My personal favorite? Potato with sauteed onions and dill. Or maybe sauerkraut cooked with fresh cabbage….It’s almost impossible to choose one when you love them all.

Build it high with chicken filling and it’s called kurnik; salmon layered with rice and mushrooms in a flaky pastry crust makes it kulebyaka. Any variety formed into handy individual shapes becomes pirozhki, without which no traditional Russian buffet table is considered complete. Whatever its name, you can just call it divine.

Perfect picnic food, satisfying snack, a natural accompaniment to soup, pirog, (or its smaller cousin), is as essential to the celebrated zakuski tray as marinated herring, caviar, beet salad, or chilled vodka.

My grandmother, whose baking skills were legendary, could not teach me how to duplicate her creations. She used an old teacup with a broken handle to scoop the flour; everything else – yeast, salt, eggs – was weighed in the palm of her hand or measured by her unfailing accurate eye. Since her passing, I’ve found recipes to outline the proportions. I know what the ingredients are. I can make savory fillings. I spent enough time in her kitchen to remember the technique. What I have yet to learn is how to knead the dough until it “feels right.”

All the more reason to keep trying.

 

 

Author Note

How did this book happen? The truth is, of course, that it did not happen. A book never does; a book is built. It emerges from elements as surprising as they are banal: an overheard remark dropped by a passing stranger; a random thought; the seed of an idea; a memory.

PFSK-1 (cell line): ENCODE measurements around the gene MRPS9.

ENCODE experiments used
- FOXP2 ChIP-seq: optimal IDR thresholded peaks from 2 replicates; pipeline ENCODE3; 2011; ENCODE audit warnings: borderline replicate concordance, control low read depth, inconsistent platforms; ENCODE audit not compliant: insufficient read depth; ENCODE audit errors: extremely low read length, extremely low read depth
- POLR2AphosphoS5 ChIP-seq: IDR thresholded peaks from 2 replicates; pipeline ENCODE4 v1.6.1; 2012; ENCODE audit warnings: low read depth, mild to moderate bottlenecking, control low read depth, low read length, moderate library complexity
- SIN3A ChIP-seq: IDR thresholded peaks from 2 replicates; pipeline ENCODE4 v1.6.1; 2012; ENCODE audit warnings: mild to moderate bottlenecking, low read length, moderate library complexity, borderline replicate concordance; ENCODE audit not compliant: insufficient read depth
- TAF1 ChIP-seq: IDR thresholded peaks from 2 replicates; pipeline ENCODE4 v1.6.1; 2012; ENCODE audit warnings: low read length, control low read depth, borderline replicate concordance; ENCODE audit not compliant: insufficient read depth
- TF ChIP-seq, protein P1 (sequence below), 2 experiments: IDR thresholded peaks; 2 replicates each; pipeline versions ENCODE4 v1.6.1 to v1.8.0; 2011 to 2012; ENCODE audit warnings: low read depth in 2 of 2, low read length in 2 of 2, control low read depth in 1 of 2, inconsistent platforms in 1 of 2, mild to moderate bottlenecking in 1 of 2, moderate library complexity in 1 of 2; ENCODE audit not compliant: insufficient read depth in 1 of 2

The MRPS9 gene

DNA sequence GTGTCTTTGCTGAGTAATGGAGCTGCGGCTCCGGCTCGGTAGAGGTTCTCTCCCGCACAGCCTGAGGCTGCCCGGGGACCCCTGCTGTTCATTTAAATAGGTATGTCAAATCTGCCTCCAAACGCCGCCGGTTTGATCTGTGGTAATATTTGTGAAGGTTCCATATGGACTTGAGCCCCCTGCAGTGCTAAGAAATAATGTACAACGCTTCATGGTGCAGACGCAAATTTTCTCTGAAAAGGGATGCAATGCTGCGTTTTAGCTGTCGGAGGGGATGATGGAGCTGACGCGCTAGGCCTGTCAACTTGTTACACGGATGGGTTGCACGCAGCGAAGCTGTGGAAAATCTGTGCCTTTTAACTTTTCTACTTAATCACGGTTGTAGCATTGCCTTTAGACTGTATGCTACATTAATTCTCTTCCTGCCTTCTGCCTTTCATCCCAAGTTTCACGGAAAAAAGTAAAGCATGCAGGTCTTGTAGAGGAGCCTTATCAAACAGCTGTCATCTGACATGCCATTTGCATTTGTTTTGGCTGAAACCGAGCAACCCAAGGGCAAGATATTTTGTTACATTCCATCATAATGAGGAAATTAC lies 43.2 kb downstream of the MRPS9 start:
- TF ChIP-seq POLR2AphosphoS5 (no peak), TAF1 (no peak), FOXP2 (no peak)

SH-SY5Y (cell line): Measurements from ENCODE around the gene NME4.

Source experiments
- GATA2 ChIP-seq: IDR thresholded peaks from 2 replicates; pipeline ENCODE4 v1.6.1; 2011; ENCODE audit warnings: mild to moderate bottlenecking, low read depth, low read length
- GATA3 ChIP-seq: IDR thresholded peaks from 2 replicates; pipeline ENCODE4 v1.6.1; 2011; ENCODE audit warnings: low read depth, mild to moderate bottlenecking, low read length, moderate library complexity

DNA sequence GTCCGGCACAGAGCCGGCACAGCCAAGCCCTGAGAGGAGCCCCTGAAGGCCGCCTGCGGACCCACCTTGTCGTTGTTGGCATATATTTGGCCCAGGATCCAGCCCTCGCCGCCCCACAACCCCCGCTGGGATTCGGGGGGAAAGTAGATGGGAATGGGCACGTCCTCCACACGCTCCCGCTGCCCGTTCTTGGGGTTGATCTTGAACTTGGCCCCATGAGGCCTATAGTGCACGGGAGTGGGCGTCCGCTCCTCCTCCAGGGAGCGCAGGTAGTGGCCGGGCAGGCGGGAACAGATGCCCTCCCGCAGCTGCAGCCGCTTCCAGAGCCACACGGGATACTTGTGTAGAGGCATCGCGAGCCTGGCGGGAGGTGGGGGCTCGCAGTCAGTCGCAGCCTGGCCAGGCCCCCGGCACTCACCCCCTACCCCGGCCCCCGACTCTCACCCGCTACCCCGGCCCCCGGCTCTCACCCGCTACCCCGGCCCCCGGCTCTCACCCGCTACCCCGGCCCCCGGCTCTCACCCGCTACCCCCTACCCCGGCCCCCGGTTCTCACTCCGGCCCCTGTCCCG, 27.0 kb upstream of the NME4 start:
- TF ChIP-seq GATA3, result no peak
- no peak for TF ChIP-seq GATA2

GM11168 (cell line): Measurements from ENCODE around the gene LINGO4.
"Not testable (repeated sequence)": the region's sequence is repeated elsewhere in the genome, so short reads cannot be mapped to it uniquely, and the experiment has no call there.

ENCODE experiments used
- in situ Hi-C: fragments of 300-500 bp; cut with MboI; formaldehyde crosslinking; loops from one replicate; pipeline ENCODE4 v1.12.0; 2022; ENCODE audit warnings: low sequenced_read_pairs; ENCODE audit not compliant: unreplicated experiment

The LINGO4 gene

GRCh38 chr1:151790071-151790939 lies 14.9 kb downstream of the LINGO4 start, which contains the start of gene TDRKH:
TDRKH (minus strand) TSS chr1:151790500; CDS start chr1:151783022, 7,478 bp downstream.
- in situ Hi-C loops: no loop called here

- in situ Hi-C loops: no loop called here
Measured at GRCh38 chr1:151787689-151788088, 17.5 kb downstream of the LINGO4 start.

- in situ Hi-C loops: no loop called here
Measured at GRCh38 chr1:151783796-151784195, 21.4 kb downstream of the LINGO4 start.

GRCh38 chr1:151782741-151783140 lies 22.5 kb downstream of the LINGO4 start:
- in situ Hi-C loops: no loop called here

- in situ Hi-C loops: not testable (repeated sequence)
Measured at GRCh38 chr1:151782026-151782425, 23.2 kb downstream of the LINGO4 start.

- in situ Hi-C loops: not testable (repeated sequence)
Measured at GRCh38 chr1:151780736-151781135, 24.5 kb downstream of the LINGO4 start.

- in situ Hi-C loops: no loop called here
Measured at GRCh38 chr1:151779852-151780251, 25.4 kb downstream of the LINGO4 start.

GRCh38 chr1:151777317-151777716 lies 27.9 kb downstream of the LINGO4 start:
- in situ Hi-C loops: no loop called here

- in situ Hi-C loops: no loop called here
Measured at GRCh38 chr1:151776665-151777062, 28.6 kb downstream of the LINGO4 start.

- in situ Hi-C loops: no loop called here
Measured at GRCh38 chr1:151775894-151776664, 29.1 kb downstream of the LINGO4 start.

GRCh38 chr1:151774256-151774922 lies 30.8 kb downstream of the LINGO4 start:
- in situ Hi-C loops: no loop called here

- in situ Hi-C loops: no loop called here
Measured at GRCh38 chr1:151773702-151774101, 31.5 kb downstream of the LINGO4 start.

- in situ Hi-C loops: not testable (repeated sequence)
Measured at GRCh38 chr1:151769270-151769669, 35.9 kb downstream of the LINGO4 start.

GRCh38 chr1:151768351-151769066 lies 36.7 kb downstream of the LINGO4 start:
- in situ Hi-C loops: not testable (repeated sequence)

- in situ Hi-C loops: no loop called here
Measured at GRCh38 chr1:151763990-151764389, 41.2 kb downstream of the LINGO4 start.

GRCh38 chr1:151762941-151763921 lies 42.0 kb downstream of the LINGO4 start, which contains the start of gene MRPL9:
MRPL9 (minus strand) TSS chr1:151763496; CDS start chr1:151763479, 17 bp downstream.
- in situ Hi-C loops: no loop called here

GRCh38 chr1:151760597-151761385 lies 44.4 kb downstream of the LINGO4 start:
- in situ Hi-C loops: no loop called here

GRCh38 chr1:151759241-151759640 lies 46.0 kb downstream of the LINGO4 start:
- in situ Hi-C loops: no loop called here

This book is built of stories – the ones I started collecting, unawares, as a child growing up among Russian expatriates in a community that sheltered its members while they learned how to live in a postwar world that would never again be the same. Like refugees and displaced people everywhere, they carried their mementos, their recipes, their customs and beliefs, their language and music wherever they went. These were the tools with which they began to carve out a home among baffling and sometimes hostile strangers.

Some of the stories were given to me, passed on as heritage. Others I absorbed whenever friends and newcomers gathered around the table, affirming the bittersweet victory of survival through shared recollections, covering their scars with deep melancholy as often as with laughter and song. Among these people, there were those who said nothing at all. Their enigmatic silence carried, for me, its own mysterious eloquence.

Some narratives I surmised for myself. I pieced them together from scraps hinting at an ordeal too painful to recall in its entirety, an ordeal that nagged at the mind or troubled the heart, refusing to be completely forgotten.